The pink debate

It is that time of the year again.

Just like that, we find a note from the teacher in our Summer Camp backpack with this years supplies list. And so it begins, yet another quest for glue sticks and select a size paper towels. I am no closer to understanding why we need to contribute 200 Dixie cups, nore do I really care.

Seeing how this year my son is older and ever so opinionated, I thought I should take him shopping. Also it rained and I was not too crazy about watching the demolition site documentary, again. So we went to our local department store.

Little J insisted to hold and read the list. Then somewhere in between electronics and fragrances he told me there are shoes on his list. I double checked because I do, as all other mothers, believe my son is a genius who is capable of teaching himself to read.  No shoes, just above mentioned bizarre items.

I was in rare form, because the next thing I know we are in the kids shoe section. Looking back, it is a good thing he did not misread his imaginary list addendum and we ended up buying a new ostrich or bobsled. Anyhow, the selection was limited, as I am sure is the case in most small town shops. He looked around and settled on a pair of Chucks. I started looking for his size in red or black.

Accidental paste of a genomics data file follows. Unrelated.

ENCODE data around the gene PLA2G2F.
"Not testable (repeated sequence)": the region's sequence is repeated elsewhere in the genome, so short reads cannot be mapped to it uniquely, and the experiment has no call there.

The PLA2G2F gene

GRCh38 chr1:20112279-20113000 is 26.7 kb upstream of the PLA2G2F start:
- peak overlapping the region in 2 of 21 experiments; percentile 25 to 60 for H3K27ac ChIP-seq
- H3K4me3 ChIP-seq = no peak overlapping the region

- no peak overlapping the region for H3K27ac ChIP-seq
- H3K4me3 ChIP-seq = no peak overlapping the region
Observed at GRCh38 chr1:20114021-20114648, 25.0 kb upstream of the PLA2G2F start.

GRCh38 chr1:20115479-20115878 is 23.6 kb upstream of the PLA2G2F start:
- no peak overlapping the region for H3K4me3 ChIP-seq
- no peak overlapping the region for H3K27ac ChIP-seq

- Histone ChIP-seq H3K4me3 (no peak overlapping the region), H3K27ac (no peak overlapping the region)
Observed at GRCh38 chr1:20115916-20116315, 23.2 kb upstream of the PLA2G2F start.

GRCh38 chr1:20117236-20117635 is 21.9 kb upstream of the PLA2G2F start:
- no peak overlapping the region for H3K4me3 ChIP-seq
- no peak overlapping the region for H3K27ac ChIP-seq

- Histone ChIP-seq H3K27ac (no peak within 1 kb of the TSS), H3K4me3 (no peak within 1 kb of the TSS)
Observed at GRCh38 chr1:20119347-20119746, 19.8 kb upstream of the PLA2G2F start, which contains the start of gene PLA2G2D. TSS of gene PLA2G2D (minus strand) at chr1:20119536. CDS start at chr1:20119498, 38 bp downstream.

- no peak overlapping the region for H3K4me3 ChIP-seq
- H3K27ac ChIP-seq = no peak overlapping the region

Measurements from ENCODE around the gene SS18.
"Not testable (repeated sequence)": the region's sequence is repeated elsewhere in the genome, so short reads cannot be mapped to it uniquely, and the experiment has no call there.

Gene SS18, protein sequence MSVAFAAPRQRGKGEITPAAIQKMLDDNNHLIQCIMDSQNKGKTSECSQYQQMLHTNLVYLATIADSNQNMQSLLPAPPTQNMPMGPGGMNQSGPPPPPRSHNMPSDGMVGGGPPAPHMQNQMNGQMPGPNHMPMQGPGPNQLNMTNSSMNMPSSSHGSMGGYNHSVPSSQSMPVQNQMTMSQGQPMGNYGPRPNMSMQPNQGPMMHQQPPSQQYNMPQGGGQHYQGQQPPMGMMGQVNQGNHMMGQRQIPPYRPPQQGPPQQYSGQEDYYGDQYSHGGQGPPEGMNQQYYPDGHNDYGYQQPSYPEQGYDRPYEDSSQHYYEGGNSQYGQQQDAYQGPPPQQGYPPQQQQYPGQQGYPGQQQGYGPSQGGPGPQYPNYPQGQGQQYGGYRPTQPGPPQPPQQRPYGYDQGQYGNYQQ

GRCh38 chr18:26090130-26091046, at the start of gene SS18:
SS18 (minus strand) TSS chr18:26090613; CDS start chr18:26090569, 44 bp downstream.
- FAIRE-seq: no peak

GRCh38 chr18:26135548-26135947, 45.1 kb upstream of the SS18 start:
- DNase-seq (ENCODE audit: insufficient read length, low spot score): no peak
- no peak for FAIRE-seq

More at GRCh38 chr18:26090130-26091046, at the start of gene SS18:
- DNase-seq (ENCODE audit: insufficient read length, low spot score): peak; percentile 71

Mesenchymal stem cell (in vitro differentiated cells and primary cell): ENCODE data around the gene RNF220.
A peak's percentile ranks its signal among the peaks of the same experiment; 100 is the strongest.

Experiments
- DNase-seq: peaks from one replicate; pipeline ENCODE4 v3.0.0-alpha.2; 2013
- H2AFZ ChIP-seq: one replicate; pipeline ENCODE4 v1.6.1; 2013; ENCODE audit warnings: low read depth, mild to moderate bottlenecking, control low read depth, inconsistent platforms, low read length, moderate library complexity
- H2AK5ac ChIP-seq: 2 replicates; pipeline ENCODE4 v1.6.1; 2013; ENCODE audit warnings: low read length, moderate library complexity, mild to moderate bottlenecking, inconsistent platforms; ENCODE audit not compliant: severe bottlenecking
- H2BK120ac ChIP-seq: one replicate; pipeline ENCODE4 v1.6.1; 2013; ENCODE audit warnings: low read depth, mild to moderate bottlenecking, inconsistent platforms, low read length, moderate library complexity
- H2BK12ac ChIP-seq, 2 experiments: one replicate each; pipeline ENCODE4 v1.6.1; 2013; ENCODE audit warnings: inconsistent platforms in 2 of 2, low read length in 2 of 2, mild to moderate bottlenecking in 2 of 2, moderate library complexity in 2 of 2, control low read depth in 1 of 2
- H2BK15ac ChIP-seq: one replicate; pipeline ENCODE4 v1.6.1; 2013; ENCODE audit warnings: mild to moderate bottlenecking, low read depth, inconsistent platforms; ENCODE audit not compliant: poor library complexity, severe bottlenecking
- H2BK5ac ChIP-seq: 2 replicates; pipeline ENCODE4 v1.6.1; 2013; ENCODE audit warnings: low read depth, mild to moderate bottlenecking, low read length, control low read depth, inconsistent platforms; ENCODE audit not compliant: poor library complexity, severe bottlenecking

And then Little J said:  MAMA WHAT ABOUT THE PINK ONES?

Me: What about them?

Little J: Do they have my size?

Me: Do you like the pink ones?

Little J: It is not my favorite color, only my fifth favorite. But I don’t see the blue or green or aquamarine.

Me: You will wear pink sneakers to school? You don’t think they are a bit girly?

Little J: Girls wear blue and green. And Erika wore red last week.

Me: Well sure, but you don’t see many boys wearing pink.

Little J: Daddy has a pink shirt and  I have a pink shirt.

Me: True. OK, I will look.

Turns out they did not have his size.  In fact I realized he is still on the toddler side when it comes to Chucks, so we ended up buying the only pair they had in 9- hi top black ones. OK, they had high top pink ones too, but I kept quiet.

I always thought I was kind of cool. I let my son have long hair, because he likes it. I let him put pepper and salt on his dark chocolate, because he likes it. But I struggled with the image of him going to school in low, bright pink Chuck Taylors.

A day later I still don’t know why. Because with this attitude I am sure he could get away with it.

Would you buy pink Chucks for a boy?

This post was linked to the one and only